It’s baking season and I’ve lost my baking mojo.
I’ve had a number of flops in recent weeks, which is why it’s been quiet around here – I’d rather not post than post a recipe that I didn’t feel was quite right. I’ve tried sifting my flour, and I’ve thrown out anything on the baking shelf that was out of date. The next thing to try is using an oven thermometer, to see if the temperature knob is lying to me.
In the meantime, shortbread. As one of the first things I ever learned to bake, it’s my reset button at times like this. Its familiar measurements and hands-on nature bring me back to a place where I can’t mess up. With added autumnal spices, I’m well and truly in my happy place.
It’s also my first bake inspired the Great British Bake Off. Quite often, I tend to overlook biscuits when planning what to bake – this isn’t totally unrelated to the fact that I have a bad habit of eating biscuit dough before it makes it into the oven.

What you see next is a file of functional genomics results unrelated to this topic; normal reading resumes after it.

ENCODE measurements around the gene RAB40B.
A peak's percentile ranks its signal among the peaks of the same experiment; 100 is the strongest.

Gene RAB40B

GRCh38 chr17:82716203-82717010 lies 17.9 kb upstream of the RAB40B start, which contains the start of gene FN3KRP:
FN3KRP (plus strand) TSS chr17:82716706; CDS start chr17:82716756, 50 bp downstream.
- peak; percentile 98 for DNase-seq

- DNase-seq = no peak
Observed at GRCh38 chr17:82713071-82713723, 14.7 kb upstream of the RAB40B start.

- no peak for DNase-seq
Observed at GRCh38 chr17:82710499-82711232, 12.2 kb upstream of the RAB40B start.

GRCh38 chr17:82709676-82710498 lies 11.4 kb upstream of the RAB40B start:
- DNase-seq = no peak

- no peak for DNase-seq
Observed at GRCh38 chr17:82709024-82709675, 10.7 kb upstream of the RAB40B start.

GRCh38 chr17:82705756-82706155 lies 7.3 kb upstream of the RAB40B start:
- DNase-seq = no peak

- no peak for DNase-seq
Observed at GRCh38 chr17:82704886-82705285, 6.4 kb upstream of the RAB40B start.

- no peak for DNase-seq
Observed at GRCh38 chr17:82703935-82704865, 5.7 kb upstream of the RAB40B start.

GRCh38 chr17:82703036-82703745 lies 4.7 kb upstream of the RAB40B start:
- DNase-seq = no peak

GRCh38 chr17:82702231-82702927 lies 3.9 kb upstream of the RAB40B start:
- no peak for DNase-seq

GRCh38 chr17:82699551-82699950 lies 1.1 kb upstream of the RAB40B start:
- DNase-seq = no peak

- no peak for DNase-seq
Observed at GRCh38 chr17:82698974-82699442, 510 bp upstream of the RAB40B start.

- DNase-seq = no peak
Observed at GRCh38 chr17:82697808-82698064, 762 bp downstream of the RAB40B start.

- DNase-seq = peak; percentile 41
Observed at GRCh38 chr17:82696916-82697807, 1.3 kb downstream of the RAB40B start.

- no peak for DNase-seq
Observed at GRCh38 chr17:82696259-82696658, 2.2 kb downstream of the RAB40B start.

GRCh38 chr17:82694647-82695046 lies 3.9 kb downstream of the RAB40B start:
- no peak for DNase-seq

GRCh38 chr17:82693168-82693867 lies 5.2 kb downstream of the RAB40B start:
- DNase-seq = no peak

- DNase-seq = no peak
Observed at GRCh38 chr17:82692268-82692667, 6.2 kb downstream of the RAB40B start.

But it’s about time I got back to it, having avoided pies, cakes, and bread because of the aforementioned loss of mojo. With these little mouthfuls of autumn I am, as my mother would say, back on the horse.
Makes 35 biscuits
225g plain flour
1 tsp pumpkin pie spice
15g light brown sugar
60g caster sugar
20g icing sugar
1/2tsp pumpkin pie spice
1/2 tsp water
1) Preheat oven to 180C and line 3 baking trays with baking parchment (or just use one and do it in batches).
2) Mix together the flour, polenta, and pumpkin pie spice in a large bowl until the spices and polenta are evenly distributed. Add the sugars and butter and rub together until a loose dough comes together. Press it all into a ball.
3) Flour a clean surface and roll the dough out to about 5mm thick. Use a cutter about 2 inches in diameter to cut out your biscuits. Bake for about 13 minutes, until the top has just lost its sheen, and transfer to a wire rack to cool.
4) While the biscuits cool, prepare the topping (almost a glaze!) by mixing together the icing sugar, spices, water, and milk. Use a pastry brush to glaze the tops of the biscuits – once the first layer is dry, there should be enough for a second layer. For a more subtle taste, stick to one layer.